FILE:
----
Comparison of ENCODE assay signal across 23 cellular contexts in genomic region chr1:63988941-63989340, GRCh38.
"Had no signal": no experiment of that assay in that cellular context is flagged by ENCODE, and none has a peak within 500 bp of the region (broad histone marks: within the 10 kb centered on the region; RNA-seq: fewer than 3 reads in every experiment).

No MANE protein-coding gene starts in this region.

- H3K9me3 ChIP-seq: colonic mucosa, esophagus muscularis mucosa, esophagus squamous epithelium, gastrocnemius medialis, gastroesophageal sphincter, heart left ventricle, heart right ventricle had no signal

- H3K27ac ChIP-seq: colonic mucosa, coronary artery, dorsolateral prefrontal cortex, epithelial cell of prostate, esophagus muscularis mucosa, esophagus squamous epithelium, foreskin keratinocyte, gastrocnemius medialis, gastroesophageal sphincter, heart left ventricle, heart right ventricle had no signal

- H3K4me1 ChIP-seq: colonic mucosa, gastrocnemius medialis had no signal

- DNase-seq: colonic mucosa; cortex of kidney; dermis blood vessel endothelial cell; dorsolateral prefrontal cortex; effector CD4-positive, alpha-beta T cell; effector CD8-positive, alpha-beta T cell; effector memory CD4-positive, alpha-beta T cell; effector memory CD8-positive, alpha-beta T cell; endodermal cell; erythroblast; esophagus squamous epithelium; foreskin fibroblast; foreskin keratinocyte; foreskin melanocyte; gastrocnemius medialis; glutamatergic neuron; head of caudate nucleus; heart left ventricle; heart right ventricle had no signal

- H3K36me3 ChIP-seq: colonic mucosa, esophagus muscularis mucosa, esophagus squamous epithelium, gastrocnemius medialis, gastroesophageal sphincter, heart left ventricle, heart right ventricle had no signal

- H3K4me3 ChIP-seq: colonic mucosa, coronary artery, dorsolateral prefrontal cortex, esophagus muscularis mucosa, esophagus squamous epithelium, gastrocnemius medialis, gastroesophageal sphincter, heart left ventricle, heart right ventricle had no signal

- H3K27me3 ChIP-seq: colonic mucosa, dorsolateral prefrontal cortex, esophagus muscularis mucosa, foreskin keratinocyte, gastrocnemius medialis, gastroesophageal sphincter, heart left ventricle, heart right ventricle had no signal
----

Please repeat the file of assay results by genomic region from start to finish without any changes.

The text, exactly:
Comparison of ENCODE assay signal across 23 cellular contexts in genomic region chr1:63988941-63989340, GRCh38.
"Had no signal": no experiment of that assay in that cellular context is flagged by ENCODE, and none has a peak within 500 bp of the region (broad histone marks: within the 10 kb centered on the region; RNA-seq: fewer than 3 reads in every experiment).

No MANE protein-coding gene starts in this region.

- H3K9me3 ChIP-seq: colonic mucosa, esophagus muscularis mucosa, esophagus squamous epithelium, gastrocnemius medialis, gastroesophageal sphincter, heart left ventricle, heart right ventricle had no signal

- H3K27ac ChIP-seq: colonic mucosa, coronary artery, dorsolateral prefrontal cortex, epithelial cell of prostate, esophagus muscularis mucosa, esophagus squamous epithelium, foreskin keratinocyte, gastrocnemius medialis, gastroesophageal sphincter, heart left ventricle, heart right ventricle had no signal

- H3K4me1 ChIP-seq: colonic mucosa, gastrocnemius medialis had no signal

- DNase-seq: colonic mucosa; cortex of kidney; dermis blood vessel endothelial cell; dorsolateral prefrontal cortex; effector CD4-positive, alpha-beta T cell; effector CD8-positive, alpha-beta T cell; effector memory CD4-positive, alpha-beta T cell; effector memory CD8-positive, alpha-beta T cell; endodermal cell; erythroblast; esophagus squamous epithelium; foreskin fibroblast; foreskin keratinocyte; foreskin melanocyte; gastrocnemius medialis; glutamatergic neuron; head of caudate nucleus; heart left ventricle; heart right ventricle had no signal

- H3K36me3 ChIP-seq: colonic mucosa, esophagus muscularis mucosa, esophagus squamous epithelium, gastrocnemius medialis, gastroesophageal sphincter, heart left ventricle, heart right ventricle had no signal

- H3K4me3 ChIP-seq: colonic mucosa, coronary artery, dorsolateral prefrontal cortex, esophagus muscularis mucosa, esophagus squamous epithelium, gastrocnemius medialis, gastroesophageal sphincter, heart left ventricle, heart right ventricle had no signal

- H3K27me3 ChIP-seq: colonic mucosa, dorsolateral prefrontal cortex, esophagus muscularis mucosa, foreskin keratinocyte, gastrocnemius medialis, gastroesophageal sphincter, heart left ventricle, heart right ventricle had no signal